Archive for February, 2016

WINIR Conference 2016 in Boston

| Dick Langlois |

Proposal submission will close soon for the third annual WINIR conference, which will take place this September 2-5 at the Seaport Boston Hotel. The first two conferences — in London and then in Rio — were great events, and this year should prove equally exciting. Plenary speakers are Daron Acemoglu (MIT, economics), John L. Campbell (Dartmouth, sociology), Margaret Gilbert (UC Irvine, philosophy), Henry Hansmann (Yale, law), and Wendy Wood (USC, psychology). Submit your abstract now.

26 February 2016 at 8:52 am Leave a comment

Measuring Tacit Knowledge

subject-knowledge-brain| Peter Klein |

The concept of tacit knowledge — knowledge that is difficult or impossible to parameterize, or to express in words or numbers — is central to organization theory, as well as philosophy (Polanyi) and social theory more generally (Hayek). Most of the research literature on tacit knowledge is conceptual and theoretical, such as Hayek’s famous “Use of Knowledge in Society” (1945) or more recent pieces like Jensen and Meckling’s “Specific and General Knowledge, and Organizational Structure” (1992). Empirical studies of tacit knowledge are rare, which is not surprising given the idiosyncratic, personal, subjective, and often ephemeral nature of such knowledge.

An interesting new NBER paper by David Chan estimates the effects of tacit knowledge using matched pairs of physician trainees with similar levels of explicit knowledge but different levels of experience and hence accumulated know-how. The hospital setting allows for some clever tricks, e.g., exogenous sorting into occupational roles by experience, rather than ability. Measuring outcomes via spending is problematic to me, though standard in the medical economics and management literatures. Check it out:

Uncertainty, Tacit Knowledge, and Practice Variation: Evidence from Physicians in Training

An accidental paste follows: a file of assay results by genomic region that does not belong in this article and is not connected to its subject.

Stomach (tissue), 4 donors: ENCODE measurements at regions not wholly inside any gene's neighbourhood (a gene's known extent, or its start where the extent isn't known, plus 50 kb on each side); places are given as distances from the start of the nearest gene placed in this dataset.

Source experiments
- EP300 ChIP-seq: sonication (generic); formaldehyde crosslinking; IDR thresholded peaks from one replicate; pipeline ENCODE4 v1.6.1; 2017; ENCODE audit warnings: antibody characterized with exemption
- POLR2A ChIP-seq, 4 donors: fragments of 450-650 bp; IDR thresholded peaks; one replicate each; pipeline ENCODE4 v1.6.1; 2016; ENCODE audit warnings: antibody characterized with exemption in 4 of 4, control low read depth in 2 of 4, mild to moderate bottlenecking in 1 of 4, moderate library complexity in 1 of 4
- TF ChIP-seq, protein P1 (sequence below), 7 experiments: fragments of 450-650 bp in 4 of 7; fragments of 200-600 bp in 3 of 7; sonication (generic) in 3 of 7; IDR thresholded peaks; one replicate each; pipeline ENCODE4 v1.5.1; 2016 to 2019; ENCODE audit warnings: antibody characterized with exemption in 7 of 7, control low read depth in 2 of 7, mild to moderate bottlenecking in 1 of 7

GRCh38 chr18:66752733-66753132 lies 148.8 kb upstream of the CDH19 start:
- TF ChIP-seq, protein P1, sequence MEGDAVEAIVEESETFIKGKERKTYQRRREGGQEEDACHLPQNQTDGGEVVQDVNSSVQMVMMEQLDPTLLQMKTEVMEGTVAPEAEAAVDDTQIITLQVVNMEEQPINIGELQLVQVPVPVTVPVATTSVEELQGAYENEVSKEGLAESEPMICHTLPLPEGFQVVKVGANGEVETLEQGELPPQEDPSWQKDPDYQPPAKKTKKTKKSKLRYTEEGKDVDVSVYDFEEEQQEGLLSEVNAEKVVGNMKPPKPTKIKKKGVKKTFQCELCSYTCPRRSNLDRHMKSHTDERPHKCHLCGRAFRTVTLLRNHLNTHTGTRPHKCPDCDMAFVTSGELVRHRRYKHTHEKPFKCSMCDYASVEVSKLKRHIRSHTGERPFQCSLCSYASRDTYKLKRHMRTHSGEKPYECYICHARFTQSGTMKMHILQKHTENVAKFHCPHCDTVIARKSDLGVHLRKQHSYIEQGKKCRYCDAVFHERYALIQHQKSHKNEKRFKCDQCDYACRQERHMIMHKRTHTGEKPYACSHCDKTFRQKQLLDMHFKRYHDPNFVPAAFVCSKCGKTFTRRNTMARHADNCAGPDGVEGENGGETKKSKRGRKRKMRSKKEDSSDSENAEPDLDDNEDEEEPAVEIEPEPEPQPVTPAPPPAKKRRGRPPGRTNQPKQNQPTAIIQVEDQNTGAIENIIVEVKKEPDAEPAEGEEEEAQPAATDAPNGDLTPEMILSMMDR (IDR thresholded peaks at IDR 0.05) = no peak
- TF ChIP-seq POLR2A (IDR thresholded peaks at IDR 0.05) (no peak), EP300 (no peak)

David C. Chan, Jr
NBER Working Paper No. 21855, January 2016

Studying physicians in training, I investigate how uncertainty and tacit knowledge may give rise to significant practice variation. Consistent with tacit knowledge accruing only with experience, and empirically exploiting a discontinuity in the formation of teams, experience relative to a peer substantially increases the size of variation attributable to the physician trainees. Among the same physician trainees, convergence occurs for patients on services driven by specialists, where there is arguably more explicit knowledge, but not on the general medicine service. This difference is unexplained by formally coded patient information. In contrast, rich physician characteristics correlated with preferences and ability, and quasi-random assignments to high- or low-spending supervising physicians explain little if any variation.

2 February 2016 at 5:21 pm 2 comments


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Nicolai J. Foss and Peter G. Klein, Organizing Entrepreneurial Judgment: A New Approach to the Firm (Cambridge University Press, 2012).
Peter G. Klein and Micheal E. Sykuta, eds., The Elgar Companion to Transaction Cost Economics (Edward Elgar, 2010).
Peter G. Klein, The Capitalist and the Entrepreneur: Essays on Organizations and Markets (Mises Institute, 2010).
Richard N. Langlois, The Dynamics of Industrial Capitalism: Schumpeter, Chandler, and the New Economy (Routledge, 2007).
Nicolai J. Foss, Strategy, Economic Organization, and the Knowledge Economy: The Coordination of Firms and Resources (Oxford University Press, 2005).
Raghu Garud, Arun Kumaraswamy, and Richard N. Langlois, eds., Managing in the Modular Age: Architectures, Networks and Organizations (Blackwell, 2003).
Nicolai J. Foss and Peter G. Klein, eds., Entrepreneurship and the Firm: Austrian Perspectives on Economic Organization (Elgar, 2002).
Nicolai J. Foss and Volker Mahnke, eds., Competence, Governance, and Entrepreneurship: Advances in Economic Strategy Research (Oxford, 2000).
Nicolai J. Foss and Paul L. Robertson, eds., Resources, Technology, and Strategy: Explorations in the Resource-based Perspective (Routledge, 2000).